Note: This piece is not intended to be consistent with the theme of this blog. The following comments provide a summary of our Alaska trip. In this case, I am using my blog as a personal record and an access point for those who may find our travels of some interest. My trips do not have the exotic or international appeal of other educational bloggers (e.g., Andy Carvin, Bernie Dodge) but may be of interest to some. The unreliability of my server saved visitors more frequent entries.
Time and Distance
The typical ALCAN traveler is younger or older. The length and related time requirements of the trip encourage interest from these groups. You can???t be in a hurry and you have to be willing to accept unaccepted obstacles (e.g., ruined tires, bad weather). Keeping to an absolute schedule or to the time constraints of the typical two-week summer vacation will not work. Actually the size of our group has varied ??? Cindy and I, Cindy???s sister-in-law and daughter have made the entire trip, Cindy???s brother and our daughter Kim have flown in to join us for some part of the journey.
Our van has a special feature that records trip statistics. The total trip covered 6850 miles and we spent 160 hours in the car. A trip to Alaska takes a great deal of time because of the distance and because of the quality of the roads. Many roads are two lane and seem to be always under repair. I assume the constant construction is due to permafrost which prevents the creation of a firm base and results in heaving and break up. You end up constantly driving on gravel through the middle of long stretches of construction. I grew up driving on gravel country roads, but they were nothing like this. These roads are rough, filled with holes and ruts, muddy, and very hard on vehicles. We had to change two camper tires and the camper aged considerably.
I bought a Canon Rebel XT digital camera for this trip. We have always taken a lot of pictures and video on our vacations and the trip was as good an excuse as any. There are now 513 images in iPhoto and I will probably end up saving about half. I tried to dump the images from the camera each evening and labeled each collection by location. Still not good enough ??? the mountains and lakes end up looking a lot alike. Looking through all of the pictures I realize I concentrate too much on scenery and wildlife. At the time these images are most spectacular, but collectively do not tell enough of a story. One would think by now I would have figured this out.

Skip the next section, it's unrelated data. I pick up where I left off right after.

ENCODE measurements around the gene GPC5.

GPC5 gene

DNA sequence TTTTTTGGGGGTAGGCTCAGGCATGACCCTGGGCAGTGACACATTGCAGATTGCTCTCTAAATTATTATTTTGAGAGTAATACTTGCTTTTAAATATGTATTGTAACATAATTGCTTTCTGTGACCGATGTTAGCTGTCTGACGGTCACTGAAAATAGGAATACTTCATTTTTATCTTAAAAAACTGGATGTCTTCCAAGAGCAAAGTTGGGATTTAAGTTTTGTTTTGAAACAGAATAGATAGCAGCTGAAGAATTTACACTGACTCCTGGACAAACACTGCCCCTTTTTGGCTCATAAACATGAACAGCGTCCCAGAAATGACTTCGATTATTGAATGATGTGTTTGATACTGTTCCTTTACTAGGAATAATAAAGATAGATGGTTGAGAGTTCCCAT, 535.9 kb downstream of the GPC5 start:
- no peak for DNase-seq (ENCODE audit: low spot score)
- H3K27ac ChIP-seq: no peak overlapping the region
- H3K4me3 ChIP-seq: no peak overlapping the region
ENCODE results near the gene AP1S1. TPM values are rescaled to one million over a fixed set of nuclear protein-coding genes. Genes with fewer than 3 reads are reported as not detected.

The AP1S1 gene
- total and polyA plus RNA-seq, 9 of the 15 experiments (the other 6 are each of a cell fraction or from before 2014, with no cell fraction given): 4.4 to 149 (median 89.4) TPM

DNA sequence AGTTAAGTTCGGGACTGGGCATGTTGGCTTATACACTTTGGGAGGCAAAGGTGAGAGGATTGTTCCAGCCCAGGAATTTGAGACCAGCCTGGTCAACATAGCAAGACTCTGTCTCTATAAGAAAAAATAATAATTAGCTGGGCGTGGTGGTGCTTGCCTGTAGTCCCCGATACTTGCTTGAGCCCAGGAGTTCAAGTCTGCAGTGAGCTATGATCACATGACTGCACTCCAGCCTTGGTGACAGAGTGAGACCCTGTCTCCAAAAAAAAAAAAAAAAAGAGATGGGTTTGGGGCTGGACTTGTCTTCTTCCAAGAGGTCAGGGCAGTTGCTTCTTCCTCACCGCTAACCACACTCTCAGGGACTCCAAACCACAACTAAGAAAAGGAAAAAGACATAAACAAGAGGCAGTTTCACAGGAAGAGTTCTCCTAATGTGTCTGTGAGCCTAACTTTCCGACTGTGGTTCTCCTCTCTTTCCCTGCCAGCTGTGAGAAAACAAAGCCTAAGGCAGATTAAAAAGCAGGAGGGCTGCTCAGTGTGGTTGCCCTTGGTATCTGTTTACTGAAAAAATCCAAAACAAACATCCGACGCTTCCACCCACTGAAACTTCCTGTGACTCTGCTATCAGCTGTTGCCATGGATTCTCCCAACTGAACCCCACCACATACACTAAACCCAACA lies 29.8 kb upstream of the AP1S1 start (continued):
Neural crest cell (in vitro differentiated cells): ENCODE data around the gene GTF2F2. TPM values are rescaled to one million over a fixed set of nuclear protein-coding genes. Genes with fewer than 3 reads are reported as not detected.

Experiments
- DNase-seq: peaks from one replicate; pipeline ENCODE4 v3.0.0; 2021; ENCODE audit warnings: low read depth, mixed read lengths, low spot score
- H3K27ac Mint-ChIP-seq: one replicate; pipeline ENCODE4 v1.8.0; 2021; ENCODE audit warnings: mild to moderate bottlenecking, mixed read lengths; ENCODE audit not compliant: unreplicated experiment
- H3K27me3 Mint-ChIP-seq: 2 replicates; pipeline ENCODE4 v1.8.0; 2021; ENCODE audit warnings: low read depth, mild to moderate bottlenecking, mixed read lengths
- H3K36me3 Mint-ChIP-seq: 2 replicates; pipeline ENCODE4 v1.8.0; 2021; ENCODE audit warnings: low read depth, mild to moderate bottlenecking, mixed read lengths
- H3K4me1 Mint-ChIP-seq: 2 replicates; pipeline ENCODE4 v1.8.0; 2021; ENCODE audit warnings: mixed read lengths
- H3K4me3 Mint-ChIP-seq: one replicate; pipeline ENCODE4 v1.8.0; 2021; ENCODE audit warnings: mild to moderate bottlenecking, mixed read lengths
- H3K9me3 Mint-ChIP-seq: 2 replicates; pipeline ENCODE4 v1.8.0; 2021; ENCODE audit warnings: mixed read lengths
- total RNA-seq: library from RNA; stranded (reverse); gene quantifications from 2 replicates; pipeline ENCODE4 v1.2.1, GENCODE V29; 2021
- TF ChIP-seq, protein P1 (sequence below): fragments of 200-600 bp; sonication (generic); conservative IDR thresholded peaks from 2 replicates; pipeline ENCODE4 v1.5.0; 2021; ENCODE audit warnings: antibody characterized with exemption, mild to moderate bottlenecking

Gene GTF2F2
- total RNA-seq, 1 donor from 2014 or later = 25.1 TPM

A small sample of our collection.
I find photographing wildlife in the wild a great challenge. This may have been one of our best experiences viewing animals. I even saw, but was unable to successfully photograph, wolves.
If you have read our books, you probably have noticed that we use wildlife images and video as frequent examples. We do this for two reasons; 1) we have many examples and lots of personal experience, and 2) outdoor images and technology seem contradictory to some – there is useful shock value in starting from a point that some assume does not exist. Technology is an important part of the way we explore and appreciate nature. Exploring nature has also ended up being a way that we have learned about technology and developed some of our ideas related to student field-based projects.
Along the way we met many interesting people. I tended to approach people I saw collecting images, connecting to the Internet from a campground, etc. For example, we met a couple of couples at a photo op riding cycles. One guy was listening to an iPod and turned out to be retired school administrator from Minnesota (seemed like we ran into lots of Minnesotans). Turns out he is creating a blog – so check out Two Kept Men. [To the two kept men - thanks for mentioning Denise from Hinckley, MN, in your blog. ]
One small complaint. What is the deal with camping in a Walmart lot? The image below (our car and popup in the middle just for fun) was taken in Whitehorse, Yukon. What reasoning causes people to drive a camper that is worth more than my house thousands of miles at 4 mpg and then save a few bucks by camping at Walmart.
It was a great trip! Back to work.